But the beating the Russians took led Tsar Alexander II to free the serfs. And try to advance the backward Russia to be more like the advanced nations that had beaten her. But it was too late. For this marked the beginning of the end for Tsarist Russia. The war left her in great debt. So much debt that Russia sold Alaska to the United States. While creating social unrest that would eventually lead to the October Revolution. And the Soviet Union. All the while Russian migration into Ukraine continued. Making Ukraine less Ukrainian and more Russian. With the Russian language taking over in Kiev and other large Ukrainian cities. Pushing the Ukrainian language and culture to the country. Leading to a divided Ukraine. Under the boot of the Soviet regime. Until the collapse of the Soviet Union. When Ukraine finally got her independence. Which Russian president and former KGB officer of the Soviet Union, Vladimir Putin, is now currently taking away.
Tags: Black Sea, breadbasket of Europe, Byzantine, Byzantine Empire, Christianity, Constantinople, Crimea, Crimean peninsula, Crimean War, crossroads of the world, Dnieper, Dnieper River, farmland, fertile, fertile farmland, Greeks, Khazar, Kiev, Kievan Rus', Orthodox, Orthodox Christianity, Ottoman, Ottoman Empire, rivers, Rus', Russia, Russian, Russian Empire, Russian Orthodox, Scandinavia, Slavs, Soviet Union, Theme of Cherson, trade, Turkic people, Ukraine, Ukrainian, Varangians, warm-water port
(Originally published May 8th, 2012)
Capitalism allows Entrepreneurs to bring their Great Ideas to Life
Entrepreneurs start with an idea. Of how to do something better. Or to create something we must have that we don’t yet know about. They think. They create. They have boundless creative energies. And the economic system that best taps that energy is capitalism. The efficient use of capital. Using capital to make profits. And then using those profits to make capital. So these ideas of genius that flicker in someone’s head can take root. And grow. Creating jobs. And taxable economic activity. Creating wealth for investors and workers. Improving the general economy. Pulling us out of recessions. Improving our standard of living. And making the world a better place. Because of an idea. That capitalism brought to life.
Entrepreneurs Risked Capital to bring Great Things to Market and to Create Jobs
Henry Ford established the Detroit Automobile Company in 1899. Which failed. He reorganized it into the Henry Ford Company in 1901. Ford had a fight with his financial backers. And quit. Taking the Ford name with him. And $900. The Henry Ford Company was renamed Cadillac and went on to great success. Ford tried again and partnered with Alexander Malcomson. After running short of funds they reorganized and incorporated Ford Motor Company in 1903 with 12 investors. The company was successful. Some internal friction and an unexpected death of the president put Ford in charge. Ford Motor built the Model A, the Model K and the Model S. Then came the Model T. And the moving assembly line. Mass production greatly increased the number of cars he could build. But it was monotonous work for the assembly line worker. Turnover was high. So to keep good workers he doubled pay in 1914 and reduced the 9-hour shift to 8 hours. This increased productivity and lowered the cost per Model T. Allowing those who built the cars to buy what they built. In 2011 the Ford Motor Company employed approximately 164,000 people worldwide.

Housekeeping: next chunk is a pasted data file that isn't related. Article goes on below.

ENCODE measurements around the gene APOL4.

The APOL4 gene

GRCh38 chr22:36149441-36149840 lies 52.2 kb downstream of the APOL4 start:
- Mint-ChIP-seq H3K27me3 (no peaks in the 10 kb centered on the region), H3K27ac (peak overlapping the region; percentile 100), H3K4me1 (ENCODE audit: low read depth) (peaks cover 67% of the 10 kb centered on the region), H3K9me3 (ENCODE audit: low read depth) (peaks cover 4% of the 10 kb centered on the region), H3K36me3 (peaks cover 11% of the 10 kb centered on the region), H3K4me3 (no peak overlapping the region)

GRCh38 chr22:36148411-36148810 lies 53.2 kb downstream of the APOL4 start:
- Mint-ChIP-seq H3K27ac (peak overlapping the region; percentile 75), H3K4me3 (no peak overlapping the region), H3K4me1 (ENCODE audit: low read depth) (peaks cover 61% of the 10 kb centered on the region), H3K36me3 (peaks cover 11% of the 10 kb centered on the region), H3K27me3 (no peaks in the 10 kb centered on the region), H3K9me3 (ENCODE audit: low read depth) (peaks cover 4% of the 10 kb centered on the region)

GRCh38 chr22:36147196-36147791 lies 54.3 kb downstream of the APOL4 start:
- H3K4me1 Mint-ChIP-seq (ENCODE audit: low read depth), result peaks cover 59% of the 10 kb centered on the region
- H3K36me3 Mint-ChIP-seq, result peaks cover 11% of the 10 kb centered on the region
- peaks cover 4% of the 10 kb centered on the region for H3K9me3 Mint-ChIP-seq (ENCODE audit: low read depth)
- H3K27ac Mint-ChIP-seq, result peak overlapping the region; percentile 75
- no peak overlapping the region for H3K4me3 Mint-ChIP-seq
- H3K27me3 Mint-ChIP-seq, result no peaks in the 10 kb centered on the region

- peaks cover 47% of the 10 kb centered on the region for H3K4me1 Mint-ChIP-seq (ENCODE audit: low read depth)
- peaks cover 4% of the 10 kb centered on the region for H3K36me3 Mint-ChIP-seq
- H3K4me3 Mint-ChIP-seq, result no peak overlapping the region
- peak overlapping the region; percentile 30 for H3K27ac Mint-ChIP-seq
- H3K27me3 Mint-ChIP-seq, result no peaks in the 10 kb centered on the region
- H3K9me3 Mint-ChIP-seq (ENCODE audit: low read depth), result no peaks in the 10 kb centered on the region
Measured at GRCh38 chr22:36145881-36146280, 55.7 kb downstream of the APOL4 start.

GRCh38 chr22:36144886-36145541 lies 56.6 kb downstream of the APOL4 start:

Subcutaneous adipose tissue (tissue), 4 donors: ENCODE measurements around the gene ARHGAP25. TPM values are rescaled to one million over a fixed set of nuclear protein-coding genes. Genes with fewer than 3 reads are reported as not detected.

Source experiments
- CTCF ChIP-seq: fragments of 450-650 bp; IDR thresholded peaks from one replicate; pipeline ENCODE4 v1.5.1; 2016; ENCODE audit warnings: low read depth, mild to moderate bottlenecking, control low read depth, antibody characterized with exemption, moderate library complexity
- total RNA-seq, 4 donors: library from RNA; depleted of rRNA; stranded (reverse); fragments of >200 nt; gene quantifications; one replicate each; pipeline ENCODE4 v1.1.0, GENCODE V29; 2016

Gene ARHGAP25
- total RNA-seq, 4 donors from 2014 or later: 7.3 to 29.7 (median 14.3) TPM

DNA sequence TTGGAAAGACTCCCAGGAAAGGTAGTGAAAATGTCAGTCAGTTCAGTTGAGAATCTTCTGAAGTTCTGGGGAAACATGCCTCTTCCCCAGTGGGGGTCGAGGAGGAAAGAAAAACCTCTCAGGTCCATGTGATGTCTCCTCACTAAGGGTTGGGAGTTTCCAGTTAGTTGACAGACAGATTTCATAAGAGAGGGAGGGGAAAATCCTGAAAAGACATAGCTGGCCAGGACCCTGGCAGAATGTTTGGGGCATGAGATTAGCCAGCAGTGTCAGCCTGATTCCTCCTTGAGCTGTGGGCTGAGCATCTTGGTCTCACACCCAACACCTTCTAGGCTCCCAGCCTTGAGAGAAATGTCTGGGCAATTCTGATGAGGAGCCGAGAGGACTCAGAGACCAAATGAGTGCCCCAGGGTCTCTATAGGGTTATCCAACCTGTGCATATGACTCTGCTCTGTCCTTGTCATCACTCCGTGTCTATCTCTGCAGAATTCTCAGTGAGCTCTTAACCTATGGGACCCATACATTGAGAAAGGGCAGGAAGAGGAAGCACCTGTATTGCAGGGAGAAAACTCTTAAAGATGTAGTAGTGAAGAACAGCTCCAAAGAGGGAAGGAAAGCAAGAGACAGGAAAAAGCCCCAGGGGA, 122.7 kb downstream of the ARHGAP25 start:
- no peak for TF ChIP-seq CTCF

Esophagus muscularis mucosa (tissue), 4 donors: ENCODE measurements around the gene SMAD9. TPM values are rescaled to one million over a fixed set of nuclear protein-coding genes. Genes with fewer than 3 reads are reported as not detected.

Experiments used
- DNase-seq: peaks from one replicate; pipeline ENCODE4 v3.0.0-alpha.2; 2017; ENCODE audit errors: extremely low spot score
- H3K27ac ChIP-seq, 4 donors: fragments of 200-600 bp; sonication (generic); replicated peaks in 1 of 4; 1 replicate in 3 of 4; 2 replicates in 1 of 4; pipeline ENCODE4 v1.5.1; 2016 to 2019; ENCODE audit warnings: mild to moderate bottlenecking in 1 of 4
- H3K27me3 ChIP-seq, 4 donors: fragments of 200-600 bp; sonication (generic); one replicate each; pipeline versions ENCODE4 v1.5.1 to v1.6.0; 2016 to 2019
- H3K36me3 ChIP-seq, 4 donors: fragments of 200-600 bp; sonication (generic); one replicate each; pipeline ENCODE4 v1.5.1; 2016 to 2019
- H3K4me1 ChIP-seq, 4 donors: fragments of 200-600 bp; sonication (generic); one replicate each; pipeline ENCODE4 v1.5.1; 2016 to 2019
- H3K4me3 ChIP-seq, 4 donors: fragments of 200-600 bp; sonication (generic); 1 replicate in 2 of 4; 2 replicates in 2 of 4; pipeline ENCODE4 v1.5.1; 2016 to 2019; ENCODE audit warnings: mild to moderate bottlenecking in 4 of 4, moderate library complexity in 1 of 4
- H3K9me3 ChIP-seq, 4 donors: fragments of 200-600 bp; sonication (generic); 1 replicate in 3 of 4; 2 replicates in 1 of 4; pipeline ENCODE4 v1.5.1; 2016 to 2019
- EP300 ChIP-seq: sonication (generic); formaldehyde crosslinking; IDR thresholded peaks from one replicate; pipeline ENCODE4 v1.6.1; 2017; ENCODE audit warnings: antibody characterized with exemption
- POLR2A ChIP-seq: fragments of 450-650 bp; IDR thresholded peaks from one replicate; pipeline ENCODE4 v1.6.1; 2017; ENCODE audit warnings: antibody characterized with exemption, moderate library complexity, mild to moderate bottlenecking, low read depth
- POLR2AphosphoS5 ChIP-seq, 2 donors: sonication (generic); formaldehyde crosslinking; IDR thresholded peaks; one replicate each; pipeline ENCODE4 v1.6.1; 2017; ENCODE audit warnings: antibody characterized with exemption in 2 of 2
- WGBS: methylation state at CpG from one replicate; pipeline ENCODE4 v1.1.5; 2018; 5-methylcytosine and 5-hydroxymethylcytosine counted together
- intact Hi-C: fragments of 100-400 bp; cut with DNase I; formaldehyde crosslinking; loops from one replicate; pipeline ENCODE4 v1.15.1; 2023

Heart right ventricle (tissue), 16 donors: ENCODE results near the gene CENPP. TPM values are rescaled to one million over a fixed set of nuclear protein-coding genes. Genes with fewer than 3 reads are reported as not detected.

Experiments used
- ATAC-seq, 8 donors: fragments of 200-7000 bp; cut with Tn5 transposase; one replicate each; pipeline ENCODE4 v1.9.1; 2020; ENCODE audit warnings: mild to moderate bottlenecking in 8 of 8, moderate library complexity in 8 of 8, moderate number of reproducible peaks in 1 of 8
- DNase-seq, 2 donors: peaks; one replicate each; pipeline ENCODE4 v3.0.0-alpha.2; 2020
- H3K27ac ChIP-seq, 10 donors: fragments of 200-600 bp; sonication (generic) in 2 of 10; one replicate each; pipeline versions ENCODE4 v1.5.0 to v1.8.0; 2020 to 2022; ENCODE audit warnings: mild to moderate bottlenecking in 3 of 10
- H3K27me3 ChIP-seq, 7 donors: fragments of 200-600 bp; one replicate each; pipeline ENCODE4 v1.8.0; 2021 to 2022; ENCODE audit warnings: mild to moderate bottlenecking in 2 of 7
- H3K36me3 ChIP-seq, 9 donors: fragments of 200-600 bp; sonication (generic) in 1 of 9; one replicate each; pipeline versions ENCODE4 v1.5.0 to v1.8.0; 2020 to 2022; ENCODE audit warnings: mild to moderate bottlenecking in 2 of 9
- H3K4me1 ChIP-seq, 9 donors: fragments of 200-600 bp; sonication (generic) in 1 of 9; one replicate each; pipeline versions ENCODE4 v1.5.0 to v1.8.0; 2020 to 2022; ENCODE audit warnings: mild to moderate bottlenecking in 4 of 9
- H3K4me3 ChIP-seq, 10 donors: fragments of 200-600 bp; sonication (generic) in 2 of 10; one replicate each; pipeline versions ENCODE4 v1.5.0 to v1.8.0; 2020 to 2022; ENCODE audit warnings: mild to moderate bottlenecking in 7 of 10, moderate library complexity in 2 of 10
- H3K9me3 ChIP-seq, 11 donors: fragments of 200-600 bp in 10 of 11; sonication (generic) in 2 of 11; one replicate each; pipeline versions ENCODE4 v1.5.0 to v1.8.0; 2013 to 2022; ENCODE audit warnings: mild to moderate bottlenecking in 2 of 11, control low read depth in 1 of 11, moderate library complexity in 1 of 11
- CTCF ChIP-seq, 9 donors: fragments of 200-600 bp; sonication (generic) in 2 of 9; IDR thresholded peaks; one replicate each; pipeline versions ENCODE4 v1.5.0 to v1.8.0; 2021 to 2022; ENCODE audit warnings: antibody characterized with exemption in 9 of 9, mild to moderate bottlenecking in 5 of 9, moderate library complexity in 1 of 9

Bill Hewlett and Dave Packard established Hewlett-Packard (HP) in 1939. In a garage. They raised $538 in start-up capital. In that garage they created their first successful commercial product. A precision audio oscillator. Used in electronic testing. It was better and cheaper than the competition. Walt Disney Productions bought this oscillator to certify Fantasound surround sound systems in theaters playing the Disney movie Fantasia. From this garage HP grew and gave us calculators, desktop and laptop computers, inkjet and laser printers, all-in-one multifunction printer/scanner/faxes, digital cameras, etc. In 2010 HP employed approximately 324,600 employees worldwide. (Steve Wozniak was working for HP when he designed the Apple I. Which he helped fund by selling his HP calculator. Wozniak offered his design to HP. They passed.)
Steve Jobs had an idea to sell a computer. He convinced his friend since high school, Steve Wozniak, to join him. They sold some of their things to raise some capital. Jobs sold his Volkswagen van. Wozniak sold his HP scientific calculator. They raised about $1,300. And formed Apple. They created the Apple I home computer in 1976 in Steve Jobs’ garage. From these humble beginnings Apple gave us the iPad, iPhone, iPod, iMac, MacBook, Mac Pro and iTunes. In 2011 Apple had approximately 60,400 full time employees.